The third part of the credo was a pledge to resist aggression and tyranny wherever they appeared. It wonders whether it included, beyond armed aggression, attacks on civil liberties and the tyranny of conformity which some groups demanded from Americans.

It urges that everyone signing this Freedom Scroll consider the implications of the vow and realize that those pledges had not yet been fully realized in America.

Well, now, wait just a minute. We must stand and place our right hands over our hearts and recite the Pledge of Allegiance in school and sing the National Anthem before every organized sporting event. That's in the Constitution. Anyone who does not is, by definition, spitting on the national heritage and should be jailed forthwith and refused all employment. That's the American Way. Also, if you dare utter one word that is contrary to the prevailing opinion and accepted parlance of the American people, as determined by all the tv and radio programming, you should forfeit henceforth all citizenship and employment and be sent to Gitmo.

"The Army's Intelligence Test" tells of the director of North Carolina's Selective Service finding it disgraceful that one in three men failed the Army's intelligence test. But Tom Fesperman, in a series of three articles during the week, had suggested that the Army was now only inducting top level men to train the large number of draftees to be expected in the coming six months or so. If that was the case, it posits, then the North Carolina men were not so dumb after all.

It needed first to be determined what questions were being asked by the Army and what was a passing grade. But the Army was refusing to answer either query.

"Yesterday, Ah Yesterday" finds that with the Notre Dame-Carolina and Furman-Davidson football games on tv during the afternoon, there was a feeling of nostalgia in the air. A physician known to the editors claimed that the feeling could be triggered by a vague earache or sore feet, in any event, something physical. Another acquaintance contended that atmospheric conditions caused the drift into the past, while another claimed that sounds produced the tendency to recollection.

Whatever the cause, the editors were suffering from it this date, precipitated, they think, by editorials of late on nostalgia, including their own, as when a few weeks earlier they had commented on the absence of June bugs during the summer. Soon afterward, the Greensboro Daily News had made the same observation. Then the Christian Science Monitor waxed regretful that there were no more top spinners in the neighborhood. The St. Louis Post-Dispatch lamented the passing of Messrs. Murrie and Truesdell, who, respectively, had invented the chocolate bar and gumball.

This day's nostalgia, it continues, related to hitching a ride on the back of icewagons and swiping a chunk of ice to lick during the summer mornings, and other such things. But with nostalgia also came the sadness of realization that in those earlier times, one could run around the field three or four times without becoming out of breath.

That's not part of nostalgia. That's failing to keep pace with the times through regular exercise.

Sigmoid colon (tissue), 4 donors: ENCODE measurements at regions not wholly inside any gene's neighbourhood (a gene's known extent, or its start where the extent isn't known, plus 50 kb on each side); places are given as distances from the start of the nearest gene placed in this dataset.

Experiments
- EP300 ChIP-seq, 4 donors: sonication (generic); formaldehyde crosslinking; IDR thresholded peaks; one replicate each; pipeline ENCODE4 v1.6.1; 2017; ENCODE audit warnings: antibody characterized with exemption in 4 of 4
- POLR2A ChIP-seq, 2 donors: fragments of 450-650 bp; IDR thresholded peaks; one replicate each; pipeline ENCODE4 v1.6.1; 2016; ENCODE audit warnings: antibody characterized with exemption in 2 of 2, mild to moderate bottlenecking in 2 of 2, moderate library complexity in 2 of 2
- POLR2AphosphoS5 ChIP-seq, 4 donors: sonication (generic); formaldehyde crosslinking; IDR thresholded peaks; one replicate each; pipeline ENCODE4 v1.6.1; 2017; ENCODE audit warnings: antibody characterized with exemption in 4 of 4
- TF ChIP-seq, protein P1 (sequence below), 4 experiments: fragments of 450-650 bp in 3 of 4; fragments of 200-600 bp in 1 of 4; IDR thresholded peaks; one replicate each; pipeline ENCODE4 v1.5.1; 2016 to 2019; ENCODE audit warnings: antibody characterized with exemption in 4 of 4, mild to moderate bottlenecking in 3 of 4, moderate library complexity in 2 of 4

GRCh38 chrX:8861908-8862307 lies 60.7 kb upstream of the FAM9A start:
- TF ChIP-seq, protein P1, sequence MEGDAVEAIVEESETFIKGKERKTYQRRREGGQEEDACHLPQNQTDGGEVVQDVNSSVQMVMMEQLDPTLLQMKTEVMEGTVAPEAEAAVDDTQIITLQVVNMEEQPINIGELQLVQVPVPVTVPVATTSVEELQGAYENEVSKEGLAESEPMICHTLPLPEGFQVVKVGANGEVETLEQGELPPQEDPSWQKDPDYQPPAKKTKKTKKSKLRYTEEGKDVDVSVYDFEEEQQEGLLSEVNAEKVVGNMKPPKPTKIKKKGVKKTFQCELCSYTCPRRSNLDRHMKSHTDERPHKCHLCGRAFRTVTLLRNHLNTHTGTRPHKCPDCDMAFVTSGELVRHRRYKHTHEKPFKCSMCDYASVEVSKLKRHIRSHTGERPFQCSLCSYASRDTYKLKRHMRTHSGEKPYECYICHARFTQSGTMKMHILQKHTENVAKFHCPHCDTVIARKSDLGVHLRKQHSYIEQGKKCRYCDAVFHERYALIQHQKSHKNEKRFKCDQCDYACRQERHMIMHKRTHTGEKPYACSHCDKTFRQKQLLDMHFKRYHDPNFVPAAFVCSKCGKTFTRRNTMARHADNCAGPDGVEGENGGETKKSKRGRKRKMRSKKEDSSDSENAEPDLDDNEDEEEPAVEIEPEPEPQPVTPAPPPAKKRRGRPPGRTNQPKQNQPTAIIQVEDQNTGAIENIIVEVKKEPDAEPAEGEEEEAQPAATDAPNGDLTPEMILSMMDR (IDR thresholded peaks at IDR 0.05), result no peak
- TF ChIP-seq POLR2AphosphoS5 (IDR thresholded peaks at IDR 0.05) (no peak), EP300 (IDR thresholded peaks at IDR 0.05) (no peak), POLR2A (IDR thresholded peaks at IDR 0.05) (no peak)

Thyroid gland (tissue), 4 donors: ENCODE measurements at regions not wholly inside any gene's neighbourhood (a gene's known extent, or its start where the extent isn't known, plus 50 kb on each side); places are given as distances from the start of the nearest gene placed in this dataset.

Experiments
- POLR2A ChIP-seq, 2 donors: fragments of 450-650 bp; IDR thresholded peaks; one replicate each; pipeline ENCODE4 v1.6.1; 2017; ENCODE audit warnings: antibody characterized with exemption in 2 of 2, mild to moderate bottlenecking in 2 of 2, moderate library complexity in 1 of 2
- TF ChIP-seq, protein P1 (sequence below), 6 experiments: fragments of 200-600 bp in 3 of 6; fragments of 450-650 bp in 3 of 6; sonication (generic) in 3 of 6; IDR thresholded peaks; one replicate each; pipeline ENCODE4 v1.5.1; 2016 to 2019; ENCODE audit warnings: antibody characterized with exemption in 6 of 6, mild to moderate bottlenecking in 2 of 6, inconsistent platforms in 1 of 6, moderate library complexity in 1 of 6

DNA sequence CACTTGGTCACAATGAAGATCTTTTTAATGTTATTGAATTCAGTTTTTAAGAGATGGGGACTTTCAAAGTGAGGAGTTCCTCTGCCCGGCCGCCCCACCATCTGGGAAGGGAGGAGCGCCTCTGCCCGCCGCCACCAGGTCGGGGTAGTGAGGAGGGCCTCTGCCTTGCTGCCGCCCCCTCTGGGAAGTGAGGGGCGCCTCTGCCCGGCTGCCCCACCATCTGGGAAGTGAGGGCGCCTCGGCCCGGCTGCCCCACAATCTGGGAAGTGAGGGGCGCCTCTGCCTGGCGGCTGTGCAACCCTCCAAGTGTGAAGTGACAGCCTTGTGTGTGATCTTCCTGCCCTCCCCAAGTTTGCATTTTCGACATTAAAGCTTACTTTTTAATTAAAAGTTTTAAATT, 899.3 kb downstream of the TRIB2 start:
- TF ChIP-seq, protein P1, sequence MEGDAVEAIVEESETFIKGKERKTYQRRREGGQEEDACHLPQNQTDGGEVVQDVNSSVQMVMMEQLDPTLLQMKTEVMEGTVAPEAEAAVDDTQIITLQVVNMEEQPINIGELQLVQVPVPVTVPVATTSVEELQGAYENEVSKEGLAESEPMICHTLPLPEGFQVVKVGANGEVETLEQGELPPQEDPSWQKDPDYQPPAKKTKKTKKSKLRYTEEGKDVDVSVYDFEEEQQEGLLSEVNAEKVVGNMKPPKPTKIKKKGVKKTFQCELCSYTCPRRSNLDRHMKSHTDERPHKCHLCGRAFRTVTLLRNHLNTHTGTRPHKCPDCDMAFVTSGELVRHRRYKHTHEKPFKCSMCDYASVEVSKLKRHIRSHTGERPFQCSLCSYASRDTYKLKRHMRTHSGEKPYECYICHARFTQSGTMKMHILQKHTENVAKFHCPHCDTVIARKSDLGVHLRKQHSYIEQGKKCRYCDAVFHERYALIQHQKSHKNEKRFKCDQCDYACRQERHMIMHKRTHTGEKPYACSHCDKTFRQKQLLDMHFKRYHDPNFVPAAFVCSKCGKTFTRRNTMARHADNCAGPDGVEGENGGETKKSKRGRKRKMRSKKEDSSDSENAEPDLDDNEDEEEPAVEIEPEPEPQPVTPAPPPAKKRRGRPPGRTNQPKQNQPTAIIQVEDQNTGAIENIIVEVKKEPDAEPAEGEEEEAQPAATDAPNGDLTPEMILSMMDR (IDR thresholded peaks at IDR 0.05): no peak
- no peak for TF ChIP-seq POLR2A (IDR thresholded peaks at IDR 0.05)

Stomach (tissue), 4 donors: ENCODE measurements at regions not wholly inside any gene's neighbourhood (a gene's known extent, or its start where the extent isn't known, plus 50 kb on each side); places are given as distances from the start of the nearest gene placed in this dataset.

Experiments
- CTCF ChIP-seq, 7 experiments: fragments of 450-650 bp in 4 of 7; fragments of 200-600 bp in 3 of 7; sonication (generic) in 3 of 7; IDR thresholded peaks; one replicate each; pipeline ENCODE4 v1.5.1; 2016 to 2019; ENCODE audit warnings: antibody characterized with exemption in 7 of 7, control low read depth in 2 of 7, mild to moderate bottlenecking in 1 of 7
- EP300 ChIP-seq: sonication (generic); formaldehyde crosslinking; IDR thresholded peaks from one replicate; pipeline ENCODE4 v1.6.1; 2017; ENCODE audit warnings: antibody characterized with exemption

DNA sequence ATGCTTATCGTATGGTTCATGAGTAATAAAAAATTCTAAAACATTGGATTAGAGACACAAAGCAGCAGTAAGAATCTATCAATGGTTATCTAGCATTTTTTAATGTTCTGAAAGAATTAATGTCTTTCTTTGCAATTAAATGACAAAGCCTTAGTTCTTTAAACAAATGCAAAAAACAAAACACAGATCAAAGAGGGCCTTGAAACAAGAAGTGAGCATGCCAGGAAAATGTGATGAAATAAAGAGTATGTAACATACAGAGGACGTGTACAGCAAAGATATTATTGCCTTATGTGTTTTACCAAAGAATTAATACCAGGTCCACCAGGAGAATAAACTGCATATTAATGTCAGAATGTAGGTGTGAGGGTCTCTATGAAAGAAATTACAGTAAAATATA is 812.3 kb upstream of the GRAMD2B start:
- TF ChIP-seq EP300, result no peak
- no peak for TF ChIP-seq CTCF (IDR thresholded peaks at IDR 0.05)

"And if you pursue it far enough, you get around to thinking about how yesterday—even the near yesterday—was a different age, sans atoms, ulcers, jet planes and jailed Congressmen.

"Or was it, after all?"

A piece from the New York Times, titled "First Silence", tells of the nights becoming silent for the first time since the spring, with the katydids and crickets not making a sound following the first chill. But it was a temporary silence, as warm days and temperate nights would follow the chill, and deep frost remained weeks away. The night singers would resurface until the leaves fell and the hard frosts struck, at which time the "Deep Silence" would come to stay.

Drew Pearson tells of Army-Navy unification working pretty well of late at the Pentagon, while behind the scenes the old feud between the Navy and Air Force had been been revived in Korea, with explosive notes having been exchanged between the Admirals and Generals. Admiral Forrest Sherman, chief of Naval operations, had stepped in, providing stern orders to Rear Admiral Ed Ewen in Korea to stop criticizing the Air Force.

Navy pilots had become upset that their carrier-based planes were not getting a fair shot at Korean targets, blaming the Air Force which had command of the air war. The problem was that the floating base moved up and down the Korean coast and it was thus hard to fit the carrier planes into bombing patterns, plus the skies were so overcrowded with planes that the Air Force and Navy pilots had to wait in line for assignments.

The Navy leaked a story that the Marines had moved faster, with fewer casualties than the Army, at Chinju because the Marines had better air cover. But the truth was the opposite, as the Army units, fighting side by side with the Marines, suffered fewer casualties and had to wait for the Marines to catch up. Other news stories criticized the Air Force F-80 jet while few spoke of the Navy Panther jet, nearly identical to the F-80.

The anti-Air Force stories irritated Air Force Lt. General George Stratemeyer, who protested to General MacArthur. He also sent a sharp note to Rear Admiral Ewen whose carrier pilots had been spreading most of the stories in the press. Admiral Ewen had responded that he could not control the press or the complaints of his men. General Stratemeyer sent another note to ground commander, Lt. General Walton Walker, eliciting his comments, and received the response that air and ground forces had been better coordinated than during World War II, though finding it might have been more effective, if possibly not practical, to have specific planes assigned to each ground division.